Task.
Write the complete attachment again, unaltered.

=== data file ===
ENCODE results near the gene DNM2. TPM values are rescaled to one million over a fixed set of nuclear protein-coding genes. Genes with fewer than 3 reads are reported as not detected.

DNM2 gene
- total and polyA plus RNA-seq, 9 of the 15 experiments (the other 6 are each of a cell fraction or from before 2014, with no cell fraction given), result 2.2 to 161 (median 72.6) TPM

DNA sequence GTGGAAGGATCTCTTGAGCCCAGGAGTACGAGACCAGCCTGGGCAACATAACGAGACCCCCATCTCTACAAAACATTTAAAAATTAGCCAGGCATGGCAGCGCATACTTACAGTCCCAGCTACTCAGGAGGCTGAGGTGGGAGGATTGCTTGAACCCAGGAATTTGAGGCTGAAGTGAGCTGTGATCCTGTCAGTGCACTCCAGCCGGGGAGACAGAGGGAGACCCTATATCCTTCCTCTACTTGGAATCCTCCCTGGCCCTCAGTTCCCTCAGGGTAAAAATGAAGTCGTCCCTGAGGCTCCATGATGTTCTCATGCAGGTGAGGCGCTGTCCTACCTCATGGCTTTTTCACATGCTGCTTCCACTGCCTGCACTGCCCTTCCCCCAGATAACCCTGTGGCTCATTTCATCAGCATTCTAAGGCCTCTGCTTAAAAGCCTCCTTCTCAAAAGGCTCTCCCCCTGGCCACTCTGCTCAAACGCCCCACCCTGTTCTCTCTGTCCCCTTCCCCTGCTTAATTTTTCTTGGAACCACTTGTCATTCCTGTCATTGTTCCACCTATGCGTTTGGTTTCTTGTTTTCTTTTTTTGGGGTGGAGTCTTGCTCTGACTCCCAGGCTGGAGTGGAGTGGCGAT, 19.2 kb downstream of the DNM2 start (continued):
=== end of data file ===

ENCODE results near the gene DNM2. TPM values are rescaled to one million over a fixed set of nuclear protein-coding genes. Genes with fewer than 3 reads are reported as not detected.

DNM2 gene
- total and polyA plus RNA-seq, 9 of the 15 experiments (the other 6 are each of a cell fraction or from before 2014, with no cell fraction given), result 2.2 to 161 (median 72.6) TPM

DNA sequence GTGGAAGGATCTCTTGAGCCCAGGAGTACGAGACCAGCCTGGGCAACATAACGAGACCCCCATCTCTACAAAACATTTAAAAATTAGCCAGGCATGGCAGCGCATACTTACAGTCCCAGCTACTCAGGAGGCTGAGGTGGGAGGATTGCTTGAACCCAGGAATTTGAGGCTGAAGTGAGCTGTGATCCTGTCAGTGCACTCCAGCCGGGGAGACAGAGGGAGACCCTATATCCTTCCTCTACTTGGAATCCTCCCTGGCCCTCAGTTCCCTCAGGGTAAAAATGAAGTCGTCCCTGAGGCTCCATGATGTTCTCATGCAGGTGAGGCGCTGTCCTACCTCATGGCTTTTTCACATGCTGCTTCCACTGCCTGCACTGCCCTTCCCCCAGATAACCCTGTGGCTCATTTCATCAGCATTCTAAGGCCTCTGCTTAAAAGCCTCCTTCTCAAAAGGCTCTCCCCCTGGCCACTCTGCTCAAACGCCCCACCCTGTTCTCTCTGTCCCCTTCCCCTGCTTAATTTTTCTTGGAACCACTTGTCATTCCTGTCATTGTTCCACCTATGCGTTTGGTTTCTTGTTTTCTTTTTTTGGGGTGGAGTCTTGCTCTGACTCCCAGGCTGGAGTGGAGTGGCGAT, 19.2 kb downstream of the DNM2 start (continued):